Bong Joon-ho’s work reflects anxieties he feels every day—about the climate crisis, the widening income gap. “My films generally seem to have three components: fear, anxiety, and a kekeke sense of humor,” he says, using the Korean equivalent of “ha-ha.” “Humor comes from anxiety, too,” he adds. “At least when we laugh, there’s a feeling that we’re overcoming some kind of horror.” In his view, our world is already a dystopia, and all tragedy and comedy flows from this fact.
“I thought, Is trying to direct a movie really what you want? Don’t you want to just rest? Or be with your family? And Stacy has said to me, ‘Why should I stop doing what I love? What am I going to do? Just sit in this chair and die?’”
Jayson Greene recounts the tragic day his 2-year-old daughter, Greta, was struck unconscious by a brick that fell from a windowsill and rushed to the hospital. An excerpt from Greene’s memoir, Once More We Saw Stars.
On Elton John’s surprisingly slow start to his career, the seeming inauthenticity of some of his songs, and the incredible stamina he maintains for live performances at age 71.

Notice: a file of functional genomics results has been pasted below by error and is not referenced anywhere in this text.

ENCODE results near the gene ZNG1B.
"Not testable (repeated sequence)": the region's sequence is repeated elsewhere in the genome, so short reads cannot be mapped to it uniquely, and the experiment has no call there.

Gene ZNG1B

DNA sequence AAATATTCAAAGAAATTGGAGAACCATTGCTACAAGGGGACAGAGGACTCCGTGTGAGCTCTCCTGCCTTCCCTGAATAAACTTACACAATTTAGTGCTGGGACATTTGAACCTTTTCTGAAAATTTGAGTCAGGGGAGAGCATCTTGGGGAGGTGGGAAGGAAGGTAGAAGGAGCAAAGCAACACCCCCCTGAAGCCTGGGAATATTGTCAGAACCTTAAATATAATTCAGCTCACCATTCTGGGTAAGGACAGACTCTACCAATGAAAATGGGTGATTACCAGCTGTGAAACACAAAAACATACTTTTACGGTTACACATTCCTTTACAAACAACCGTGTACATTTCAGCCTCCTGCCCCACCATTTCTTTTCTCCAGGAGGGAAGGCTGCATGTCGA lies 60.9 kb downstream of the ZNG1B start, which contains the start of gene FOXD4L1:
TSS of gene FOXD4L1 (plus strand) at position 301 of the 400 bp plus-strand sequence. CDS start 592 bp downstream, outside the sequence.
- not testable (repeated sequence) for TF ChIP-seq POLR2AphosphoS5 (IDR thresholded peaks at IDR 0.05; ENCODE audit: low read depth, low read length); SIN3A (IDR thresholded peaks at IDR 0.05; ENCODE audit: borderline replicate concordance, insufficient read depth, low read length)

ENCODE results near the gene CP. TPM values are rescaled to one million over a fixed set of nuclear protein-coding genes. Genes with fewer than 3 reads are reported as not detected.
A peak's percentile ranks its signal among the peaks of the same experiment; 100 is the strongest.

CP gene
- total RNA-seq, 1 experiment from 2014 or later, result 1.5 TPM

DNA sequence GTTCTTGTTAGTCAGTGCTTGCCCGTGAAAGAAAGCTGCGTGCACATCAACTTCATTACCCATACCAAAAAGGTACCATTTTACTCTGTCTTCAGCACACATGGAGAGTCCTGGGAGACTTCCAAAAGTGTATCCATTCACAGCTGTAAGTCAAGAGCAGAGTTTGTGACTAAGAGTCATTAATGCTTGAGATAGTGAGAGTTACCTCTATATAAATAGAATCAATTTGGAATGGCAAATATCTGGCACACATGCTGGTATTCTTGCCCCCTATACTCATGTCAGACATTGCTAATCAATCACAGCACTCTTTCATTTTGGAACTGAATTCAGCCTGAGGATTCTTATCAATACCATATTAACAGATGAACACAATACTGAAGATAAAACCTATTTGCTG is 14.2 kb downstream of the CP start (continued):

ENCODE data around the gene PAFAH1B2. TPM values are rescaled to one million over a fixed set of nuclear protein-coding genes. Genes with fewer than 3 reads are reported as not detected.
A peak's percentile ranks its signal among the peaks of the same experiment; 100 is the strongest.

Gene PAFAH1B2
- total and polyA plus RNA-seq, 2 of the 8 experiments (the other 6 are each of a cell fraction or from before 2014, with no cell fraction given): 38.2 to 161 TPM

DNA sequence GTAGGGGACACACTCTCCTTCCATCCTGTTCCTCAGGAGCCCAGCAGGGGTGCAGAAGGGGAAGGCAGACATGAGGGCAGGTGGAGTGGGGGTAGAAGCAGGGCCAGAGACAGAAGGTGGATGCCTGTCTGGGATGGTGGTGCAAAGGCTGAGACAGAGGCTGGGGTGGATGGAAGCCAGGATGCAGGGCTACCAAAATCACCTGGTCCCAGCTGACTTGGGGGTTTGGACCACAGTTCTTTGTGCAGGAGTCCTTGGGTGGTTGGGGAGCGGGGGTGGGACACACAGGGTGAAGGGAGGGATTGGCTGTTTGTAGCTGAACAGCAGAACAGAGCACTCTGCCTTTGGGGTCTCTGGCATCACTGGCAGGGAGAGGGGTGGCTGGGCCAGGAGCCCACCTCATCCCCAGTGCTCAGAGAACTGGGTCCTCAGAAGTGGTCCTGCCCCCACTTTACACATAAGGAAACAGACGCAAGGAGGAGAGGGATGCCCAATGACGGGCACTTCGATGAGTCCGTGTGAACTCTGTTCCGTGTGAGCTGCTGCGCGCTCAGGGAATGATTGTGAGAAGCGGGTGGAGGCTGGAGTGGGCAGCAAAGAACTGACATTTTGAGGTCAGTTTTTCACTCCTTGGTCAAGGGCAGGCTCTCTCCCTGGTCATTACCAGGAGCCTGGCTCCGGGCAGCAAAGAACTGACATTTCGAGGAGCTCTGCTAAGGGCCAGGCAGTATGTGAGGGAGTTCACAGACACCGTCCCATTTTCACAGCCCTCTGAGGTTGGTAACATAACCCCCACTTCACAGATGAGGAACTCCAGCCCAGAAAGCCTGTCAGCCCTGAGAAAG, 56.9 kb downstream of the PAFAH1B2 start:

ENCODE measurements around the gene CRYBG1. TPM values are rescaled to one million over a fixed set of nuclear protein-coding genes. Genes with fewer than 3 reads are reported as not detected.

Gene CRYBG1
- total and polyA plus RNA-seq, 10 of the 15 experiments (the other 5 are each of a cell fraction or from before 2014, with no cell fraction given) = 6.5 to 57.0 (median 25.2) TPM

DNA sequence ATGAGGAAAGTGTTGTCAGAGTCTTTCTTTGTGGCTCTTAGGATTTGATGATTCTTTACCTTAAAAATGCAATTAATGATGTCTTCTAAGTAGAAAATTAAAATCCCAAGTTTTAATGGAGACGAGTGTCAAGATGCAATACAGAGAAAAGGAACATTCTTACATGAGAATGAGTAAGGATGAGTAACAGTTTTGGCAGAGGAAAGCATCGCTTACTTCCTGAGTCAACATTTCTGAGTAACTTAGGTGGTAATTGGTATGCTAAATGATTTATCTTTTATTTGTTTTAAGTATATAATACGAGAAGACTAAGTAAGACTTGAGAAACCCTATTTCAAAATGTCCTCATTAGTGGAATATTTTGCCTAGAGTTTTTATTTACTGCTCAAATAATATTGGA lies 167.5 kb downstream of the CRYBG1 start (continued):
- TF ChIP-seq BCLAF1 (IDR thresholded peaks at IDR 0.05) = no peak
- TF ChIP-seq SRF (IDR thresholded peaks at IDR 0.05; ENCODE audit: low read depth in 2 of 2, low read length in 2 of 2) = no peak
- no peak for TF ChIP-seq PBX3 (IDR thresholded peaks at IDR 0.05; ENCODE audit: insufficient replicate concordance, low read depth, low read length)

Vulture staff writer E. Alex Jung profiles Sandra Oh, the first actress of Asian descent to be nominated for an Emmy award in the lead drama category.
In 1994, a group of talking dinosaurs warned humanity about the end of our world.
“I never really studied acting… In fact, the master classes I do, my course is called Practical Acting. You shut up and do it.”
Billy Joel talks about performing in his late 60s, why he stopped writing songs, the problems inherent in not owning your own recordings, and his opinion of the state of America today.
Essayist Rachel Kaadzi Ghansah profiles the figurative painter Henry Taylor.
Journalist Lila Shapiro speaks to Carmen Maria Machado, author of the short story collection Her Body and Other Parties, about her upcoming television series and the unfolding of the #metoo movement within the literary world.